Casten, Duckworth Reintroduce Bipartisan Legislation to Help Educational Support Professionals Access Benefits Through FMLA

September 23, 2021
Press Release

[WASHINGTON, D.C.] – Today, U.S. Representative Sean Casten (IL-06) and U.S. Senator Tammy Duckworth (D-IL) reintroduced the bipartisan ESP Family Leave Act, which would update the Family and Medical Leave Act (FMLA) to help more educational support professionals (ESP) at schools—teacher’s assistants, custodians and maintenance staff, among others—access its benefits without the risk of losing their job. 

“The COVID-19 pandemic has made even clearer what we already knew: Workers need access to family and medical leave to keep themselves, their families, and our communities safe,” said Casten. “It is unconscionable that many of the dedicated Americans who care for and teach our children have to choose between their health – not to mention our children’s – and their livelihoods when faced with an illness. The ESP Family Leave Act is a small but critical step toward giving school employees the support they deserve.”

 “No one should have to choose between their job and caring for a sick child or family member—including our nation’s educational support professionals,” said Duckworth. “With students, teachers and ESPs heading back to school in Illinois and across the nation, I’m proud to introduce this legislation with Congressman Casten so we can work to close the loopholes that prevent many educational support staff from accessing basic, hard-earned benefits through the FMLA.”

“The Education Support Professionals Family Leave Act is so important to educators whose jobs are not always full time,” said Jill Scarcelli, Chair and ESP Council to the Illinois Education Association. “It will give ESPs who face a life altering event the ability to take care of a sick family member, recover from getting hurt, or care for a newborn and not worry whether or not we have a job to return to. Because the truth is, education support professionals provide as much stability and support to students as teachers do, and ensuring we return to support our students and building after a leave means this Act is a win for students as much as it is for anyone—our schools depend on our ESPs. This legislation is more important than ever. Our communities need to make sure that employees feel supported in the workplace and that an illness or caring for a loved one will not undermine their livelihoods.”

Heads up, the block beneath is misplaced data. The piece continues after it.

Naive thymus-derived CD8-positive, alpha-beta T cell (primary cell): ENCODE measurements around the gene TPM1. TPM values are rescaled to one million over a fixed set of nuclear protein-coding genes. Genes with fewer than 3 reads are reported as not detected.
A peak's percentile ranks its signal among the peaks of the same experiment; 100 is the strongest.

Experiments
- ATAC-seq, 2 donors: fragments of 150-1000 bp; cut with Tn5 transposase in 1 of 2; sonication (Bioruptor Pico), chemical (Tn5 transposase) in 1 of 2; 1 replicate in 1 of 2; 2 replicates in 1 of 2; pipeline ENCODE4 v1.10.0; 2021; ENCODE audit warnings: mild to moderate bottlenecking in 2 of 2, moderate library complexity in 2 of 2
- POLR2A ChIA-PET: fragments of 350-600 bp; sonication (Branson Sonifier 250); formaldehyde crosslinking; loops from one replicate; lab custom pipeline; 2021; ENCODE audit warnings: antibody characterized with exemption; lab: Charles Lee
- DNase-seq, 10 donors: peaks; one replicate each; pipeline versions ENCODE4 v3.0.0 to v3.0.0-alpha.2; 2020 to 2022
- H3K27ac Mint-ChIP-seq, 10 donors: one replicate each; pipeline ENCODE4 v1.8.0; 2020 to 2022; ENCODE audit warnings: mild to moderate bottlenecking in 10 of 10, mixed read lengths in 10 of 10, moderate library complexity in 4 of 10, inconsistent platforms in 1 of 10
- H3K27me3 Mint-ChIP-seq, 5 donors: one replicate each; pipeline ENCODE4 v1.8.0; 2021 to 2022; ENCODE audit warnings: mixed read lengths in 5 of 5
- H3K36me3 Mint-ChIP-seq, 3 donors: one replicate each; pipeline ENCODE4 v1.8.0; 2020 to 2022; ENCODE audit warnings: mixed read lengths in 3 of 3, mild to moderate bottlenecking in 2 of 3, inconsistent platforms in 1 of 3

The ESP Family Leave Act would build on a provision enacted in 2009 to help more airline flight crews receive FMLA benefits. Because some ESPs work only during the school year or fewer than eight hours a day, many struggle to clear FMLA’s 1,250 hours of service threshold. The legislation would update the FMLA so that all ESPs who work more than 60 percent of the total monthly hours expected for their specific role are able to access benefits. One out of every three public school employees is an ESP and there are over 2.7 million ESPs across the country working in public schools and colleges. 

Along with Casten, U.S. Representatives Stephen F. Lynch (D-MA-08), Madeleine Dean (D-PA-04), Eleanor Holmes Norton (D-DC), Michael F.Q. San Nicolas (D-GU), Bill Foster (D-IL-11), Jesús “Chuy” García (D-IL-04), (D-IL-04), Chellie Pingree (D-ME-01), Brian Fitzpatrick (R-PA-01) and Jahana Hayes (D-CT-05) cosponsored this legislation in the House.  

Along with Duckworth, U.S. Senators Dick Durbin (D-IL), Kirsten Gillibrand (D-NY) and Chris Coons (D-DE) cosponsored this legislation in the Senate.  

This legislation is endorsed by the National Education Association, Illinois Federation of Teachers (IFT) and the American Federation of Teachers.

 Expanding paid family is a major priority for Senator Duckworth. Earlier this year, Duckworth helped introduce the Family and Medical Insurance Leave (FAMILY) Act which would create a permanent, national paid family and medical leave program to provide 12 weeks of paid leave for workers who need time to care for a newborn or adopted child, a seriously ill family member or their own serious health condition.

 

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